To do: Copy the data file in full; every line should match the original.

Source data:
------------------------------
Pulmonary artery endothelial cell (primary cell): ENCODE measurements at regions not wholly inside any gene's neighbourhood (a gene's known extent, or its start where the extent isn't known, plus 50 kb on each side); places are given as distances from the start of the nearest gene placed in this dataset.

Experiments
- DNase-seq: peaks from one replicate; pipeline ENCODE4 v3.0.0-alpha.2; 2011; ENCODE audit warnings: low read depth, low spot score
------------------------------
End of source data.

Pulmonary artery endothelial cell (primary cell): ENCODE measurements at regions not wholly inside any gene's neighbourhood (a gene's known extent, or its start where the extent isn't known, plus 50 kb on each side); places are given as distances from the start of the nearest gene placed in this dataset.

Experiments
- DNase-seq: peaks from one replicate; pipeline ENCODE4 v3.0.0-alpha.2; 2011; ENCODE audit warnings: low read depth, low spot score